Stenzel Clinical proudly supports Feed My Starving Children. Learn more here.

Open and Honest: Keys to Family Success in Remarriage

Posted on: No Comments

iStock_000007203609SmallThere’s nothing easy about divorce, especially when the marriage includes children. As life moves on and the healing process begins, many people begin to date and find happiness in a new relationship.

Yes, happiness is great. You’ve found love, support and a connection with someone, but how do your children feel? Remarriage can be confusing for children and often means new stepsiblings, visitation with multiple households, new extended families and learning a new parental personality. It’s a time when parental guidance is needed most.

Being the Parent
It is essential to remember that divorce or remarriage does not ruin children; poor parenting does. This comes more as a reaction to remarriage than anything, as parents often feel guilty they’ve rocked their kids worlds again after the divorce by remarrying. Do not be swayed by these feelings of guilt; you need to be strong for your children.

Guilt often leads to giving into your kids too much or spoiling them. This actually causes anxiety for children, as they are forced to parent themselves. On the other hand, fear can cause parents to be to controlling. You need to parent like you always have, regardless of feelings of guilt or fear.

It will also be important to not become so infatuated with and excited by the prospect of remarriage that you forget about your children during a time when they need you most. This excitement, caused by the natural release of the “bonding hormone” oxytocin, may give you tunnel vision about your new wife or husband, but your kids will need you to be there for them. They will need you to still be their rock, especially when times seem strange and scary.

Through this transition, parents have the tendency to go to extremes: either giving kids no structure or trying to control everything. In both of these instances, parents teach kids that something is wrong; they see you reacting differently and correlate this behavior to the new stepfamily. Avoid this by parenting the same way you did before. Find a balance between being disciplined but not controlling.

As a parent, you need to frequently check in with how your children are feeling. From the time you start dating again to when you get remarried, children should know their voices and concerns are heard.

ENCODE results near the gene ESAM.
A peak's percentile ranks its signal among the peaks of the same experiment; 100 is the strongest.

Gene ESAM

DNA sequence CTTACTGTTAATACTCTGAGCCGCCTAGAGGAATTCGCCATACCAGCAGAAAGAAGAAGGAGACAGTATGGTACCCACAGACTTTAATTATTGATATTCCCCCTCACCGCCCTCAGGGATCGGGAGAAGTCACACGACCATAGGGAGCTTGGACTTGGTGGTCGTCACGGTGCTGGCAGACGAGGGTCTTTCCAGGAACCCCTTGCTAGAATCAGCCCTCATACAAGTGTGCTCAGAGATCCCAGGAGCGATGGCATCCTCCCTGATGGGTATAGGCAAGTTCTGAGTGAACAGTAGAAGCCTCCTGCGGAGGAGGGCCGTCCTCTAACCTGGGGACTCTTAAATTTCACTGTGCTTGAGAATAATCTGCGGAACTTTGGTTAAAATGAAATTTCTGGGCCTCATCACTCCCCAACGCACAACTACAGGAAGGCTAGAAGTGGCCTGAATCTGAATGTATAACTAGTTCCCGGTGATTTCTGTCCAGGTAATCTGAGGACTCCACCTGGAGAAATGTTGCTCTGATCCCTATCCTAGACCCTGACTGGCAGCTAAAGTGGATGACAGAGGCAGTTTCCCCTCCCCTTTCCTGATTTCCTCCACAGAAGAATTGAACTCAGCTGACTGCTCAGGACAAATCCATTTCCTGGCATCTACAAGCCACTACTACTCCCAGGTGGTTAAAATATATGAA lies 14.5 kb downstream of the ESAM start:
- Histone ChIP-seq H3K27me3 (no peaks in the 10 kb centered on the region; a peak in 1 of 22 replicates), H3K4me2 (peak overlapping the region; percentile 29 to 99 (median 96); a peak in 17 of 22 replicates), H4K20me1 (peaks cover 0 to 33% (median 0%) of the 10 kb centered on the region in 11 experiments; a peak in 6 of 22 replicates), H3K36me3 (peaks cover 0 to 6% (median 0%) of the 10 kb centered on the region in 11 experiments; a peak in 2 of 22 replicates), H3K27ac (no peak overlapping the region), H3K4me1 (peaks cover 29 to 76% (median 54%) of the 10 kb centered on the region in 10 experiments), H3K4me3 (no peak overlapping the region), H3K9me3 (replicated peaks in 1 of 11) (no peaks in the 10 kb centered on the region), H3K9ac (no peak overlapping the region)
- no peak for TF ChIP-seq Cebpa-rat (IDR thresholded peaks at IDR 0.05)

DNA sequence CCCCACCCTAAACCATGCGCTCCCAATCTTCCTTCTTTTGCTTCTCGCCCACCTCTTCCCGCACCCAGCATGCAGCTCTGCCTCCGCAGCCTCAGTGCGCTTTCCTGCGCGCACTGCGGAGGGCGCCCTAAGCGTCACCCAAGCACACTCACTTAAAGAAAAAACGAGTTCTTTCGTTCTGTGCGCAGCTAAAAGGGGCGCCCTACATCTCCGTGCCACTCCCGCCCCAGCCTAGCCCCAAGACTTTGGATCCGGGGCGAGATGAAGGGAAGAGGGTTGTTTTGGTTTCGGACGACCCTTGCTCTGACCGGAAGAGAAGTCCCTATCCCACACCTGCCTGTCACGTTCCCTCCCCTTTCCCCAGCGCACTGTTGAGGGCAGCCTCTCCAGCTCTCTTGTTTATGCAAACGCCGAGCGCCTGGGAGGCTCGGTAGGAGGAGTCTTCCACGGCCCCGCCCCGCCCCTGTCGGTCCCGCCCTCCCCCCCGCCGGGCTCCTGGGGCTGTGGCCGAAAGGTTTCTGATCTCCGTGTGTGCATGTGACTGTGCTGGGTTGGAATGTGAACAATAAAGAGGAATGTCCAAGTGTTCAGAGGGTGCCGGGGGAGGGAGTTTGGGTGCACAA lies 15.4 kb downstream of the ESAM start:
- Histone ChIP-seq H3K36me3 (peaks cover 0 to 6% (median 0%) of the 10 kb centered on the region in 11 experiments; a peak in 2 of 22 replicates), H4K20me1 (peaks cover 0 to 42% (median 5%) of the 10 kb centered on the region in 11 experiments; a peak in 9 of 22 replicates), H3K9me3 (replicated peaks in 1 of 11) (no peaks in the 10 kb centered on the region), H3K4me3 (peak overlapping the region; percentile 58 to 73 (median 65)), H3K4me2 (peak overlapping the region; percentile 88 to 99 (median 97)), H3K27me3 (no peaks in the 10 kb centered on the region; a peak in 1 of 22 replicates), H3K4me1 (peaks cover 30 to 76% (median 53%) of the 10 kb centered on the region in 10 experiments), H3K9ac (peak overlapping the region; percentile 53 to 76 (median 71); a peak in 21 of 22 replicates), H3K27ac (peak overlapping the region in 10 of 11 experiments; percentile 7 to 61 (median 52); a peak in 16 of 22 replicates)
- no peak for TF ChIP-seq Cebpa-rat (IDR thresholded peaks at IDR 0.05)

Validate and normalize the situation by allowing them to speak their mind using statements such as “I could understand it would be hard moving in with a new parent,” or “I can understand why you’d be scared.” This will let kids know that they can speak to you without judgment of what they think or feel and will work far better than ignoring or being mad at how they feel.

Being the new spouse
It’s not easy trying to join a new family. For the spouse marrying a parent, it will be important to take your time trying to acclimate yourself to the situation. The spouse shouldn’t force his or herself, or their disciplinary action, on children and the parent should not put them into that role too quickly.

They also cannot become the best friend of the child and suddenly start talking negatively about the parent. As humans, we like doing what feels comfortable for us. It’s not an easy job being a step parent, but it does seem easy to win a child over by saying “Oh yeah, your dad/mom is way too hard on you.” This may seem like it will help you gain alliances, but it is actually extremely unhealthy for the new family unit.

For households where both parents have children, it will be important for the parents to sit down together and decide how they will run the household. What are the family rules? What disciplinary actions will be taken? How will they communicate with their children?

One good technique to implement may be to explain what punishments fit which crimes before they happen. Instead of making emotional punishments at the spur of the moment, this will allow parents to think of something while they’re calm and give children what they know to be a fair punishment.

If you are having trouble communicating with your children while dating again or remarrying, contact Stenzel Clinical for an appointment. Opening up is never easy but will be an essential part of making sure every member of a household is happy and feels respected.

For further reading, check out Ron Deal’s “The Smart Step-Family.” This is an incredible book that will help you learn the best ways to operate in this new family environment. 

ShareShare on Facebook0Tweet about this on TwitterShare on LinkedIn0Share on Google+0Pin on Pinterest0